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Refinancing your mortgage can change your financial life. However, there are a few things to consider when you start the process. We’ve put together a quick guide discussing the ins and outs of mortgage refinancing to help you make an informed decision.

Lower Your Interest Rate

Lowering your interest rate can save you a ton of money. Interest rates constantly fluctuate daily for some lenders. So unless you lucked into a record low rate, chances are you’re giving up a whole lot more of your hard-earned money than you need to. With a lower interest rate, you’ll have smaller monthly payments, and could save tens of thousands of dollars over the life of your mortgage. That’s money that could go to college tuition, family vacations, your retirement, or anything else you dream about.

Saving over time - refinancing from 4% - 3%1

Saving over time - refinancing from 4% - 3%

Shorten Your Term

Refinancing to a shorter term can add up to big savings. That’s because with a shorter term, you’re paying less interest, so a lot more of your payment is going directly to principal. The difference in what you pay over the life of the loan is dramatic. Take a look at the example on the right to see the total amount of money saved when refinancing from a 30-year fixed rate mortgage (with 25 years remaining) to a 15-year mortgage.

Remaining Mortgage Payment with and without Refinance
monthly payment before and after consolidation

Debt Consolidation

Refinancing allows you to combine multiple debts into one (often lower) monthly payment. Thanks to its low interest rates and tax deductibility, mortgage lending is usually the most effective borrowing method available to homeowners. It’s so efficient that you can usually refinance your mortgage, pay off other higher interest debts, and have a much lower combined monthly payment —all of which translates into serious peace of mind for you.

Cash-Out Refinance

A cash-out refinance is a great way to finance major expenses like home improvements, tuition, or a new car. With a cash-out refinance, you get money back from the lender in excess of the amount you previously owed. Let’s say you have a current mortgage balance of $100,000. If you originate a new cash-out refinance for $130,000, you’ll get $30,000 in cash at closing. Plus, borrowing against the value of your home usually means you’ll get a lower (and often tax-deductible) interest rate.

effectiveness of a cash-out refinance


Fast Fact:

Most lenders increase your rate for a cash-out refinance. Not Third Federal. We give you the same low rate, whether you take cash out or not.

Refinance Rates and What They Mean

When it comes to refinancing, a small difference in interest rate can save you a lot of money. Even just a .25% lower rate can have a large impact on your total cost —and your lifestyle. So, just how much is .25%? It could be as much as $10,296.³ Check out the chart below.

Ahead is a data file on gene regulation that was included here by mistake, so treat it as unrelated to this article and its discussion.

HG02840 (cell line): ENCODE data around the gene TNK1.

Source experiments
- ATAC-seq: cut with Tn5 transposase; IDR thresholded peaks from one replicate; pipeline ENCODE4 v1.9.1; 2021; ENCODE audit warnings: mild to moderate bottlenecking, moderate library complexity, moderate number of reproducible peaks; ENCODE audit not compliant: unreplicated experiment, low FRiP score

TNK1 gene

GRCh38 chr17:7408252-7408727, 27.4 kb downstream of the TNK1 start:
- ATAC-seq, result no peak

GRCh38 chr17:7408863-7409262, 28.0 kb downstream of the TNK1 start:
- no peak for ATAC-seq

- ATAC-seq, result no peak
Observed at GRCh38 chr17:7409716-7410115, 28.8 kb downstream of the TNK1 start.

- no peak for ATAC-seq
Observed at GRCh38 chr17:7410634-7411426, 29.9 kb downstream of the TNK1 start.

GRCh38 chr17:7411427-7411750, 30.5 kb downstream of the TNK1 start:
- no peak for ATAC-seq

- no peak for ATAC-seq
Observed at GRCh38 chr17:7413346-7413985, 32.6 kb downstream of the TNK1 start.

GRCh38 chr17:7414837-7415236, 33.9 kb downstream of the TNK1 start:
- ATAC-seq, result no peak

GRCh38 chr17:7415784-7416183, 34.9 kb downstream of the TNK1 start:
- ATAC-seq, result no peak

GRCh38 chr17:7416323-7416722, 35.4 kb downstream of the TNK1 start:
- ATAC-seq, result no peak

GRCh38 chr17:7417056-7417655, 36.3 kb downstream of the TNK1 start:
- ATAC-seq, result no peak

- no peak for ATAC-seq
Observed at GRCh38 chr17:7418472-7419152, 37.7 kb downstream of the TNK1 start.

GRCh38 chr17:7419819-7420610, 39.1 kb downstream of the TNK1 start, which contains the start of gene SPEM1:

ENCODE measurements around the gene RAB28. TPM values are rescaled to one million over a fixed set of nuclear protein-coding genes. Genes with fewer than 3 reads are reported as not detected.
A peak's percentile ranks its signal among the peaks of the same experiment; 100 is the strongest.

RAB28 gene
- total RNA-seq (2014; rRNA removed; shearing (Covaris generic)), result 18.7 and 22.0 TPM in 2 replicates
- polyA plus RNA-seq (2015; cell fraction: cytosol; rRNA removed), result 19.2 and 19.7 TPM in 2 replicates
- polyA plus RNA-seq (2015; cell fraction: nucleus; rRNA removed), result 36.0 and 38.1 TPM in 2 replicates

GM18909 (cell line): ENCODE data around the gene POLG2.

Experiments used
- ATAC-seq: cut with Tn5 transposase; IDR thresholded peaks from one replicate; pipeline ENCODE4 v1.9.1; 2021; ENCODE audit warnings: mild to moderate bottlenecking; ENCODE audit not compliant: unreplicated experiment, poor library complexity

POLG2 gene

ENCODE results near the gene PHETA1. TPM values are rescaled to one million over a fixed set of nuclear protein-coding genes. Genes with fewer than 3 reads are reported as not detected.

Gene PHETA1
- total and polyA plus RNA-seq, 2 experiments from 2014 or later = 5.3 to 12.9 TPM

saving over time with just .25% lower rate

 

Fast Fact: 
 
At Third Federal, our rates are usually at least .25% lower than other lenders.

Understanding Closing Costs

Typically, there are expenses associated with refinancing. They're called closing costs, and they can be broken into four main groups.

Lender Fees:

This is what the lender charges you to originate a loan. It covers the overhead associated with processing your loan.

Third Party Fees:

This includes other service provider costs, like appraisal, credit reports, and flood zone determination. These are sometimes called “pass-through costs” because lenders select the providers and then pass the costs directly to the borrower. Lenders are not permitted to mark up these costs in any way.

Title & Settlement Fees:

This includes settlement charges like title exam, title insurance, and other settlement fees. As the borrower, you’re allowed to select your own title company, so you do have some influence in determining these costs. And similar to third party charges, lenders are not permitted to mark up these costs in any way.

Taxes and Other Government Fees:

Some states charge taxes on mortgage transactions. These are sometimes called transfer taxes, documentation stamps, or intangible taxes. This category also includes county recording fees.

To determine if it makes sense to refinance, homeowners often consider the number of months it takes to break even on closing costs.  In other words, how long will it take until the monthly savings that result from refinancing equals the closing costs paid?  If the time period is reasonable, it may make sense to refinance.

Fast Fact:
When total closing costs are only $295 (like at Third Federal), your months to breakeven are really short. Calculate your breakeven here.

When to Refinance

Experts used to say that you should only refinance when interest rates have dropped at least 2%, but that's no longer the case. There are more variables to consider beyond just the rates, including:

  • Loan type
  • Term
  • Equity or loan-to-value
  • Loan purpose
  • Closing costs
  • How long you plan to be in your home

If refinancing sounds like it might be right for you, great! The next step is to talk with a licensed mortgage expert. Be sure to let them know your needs, and don’t be afraid to ask questions. The better they understand your situation, the better they’ll be able to work with you to meet those needs.

Fast Fact:

At Third Federal our licensed mortgage experts are non-commissioned, so they always have your best interest in mind. Talk to an expert today.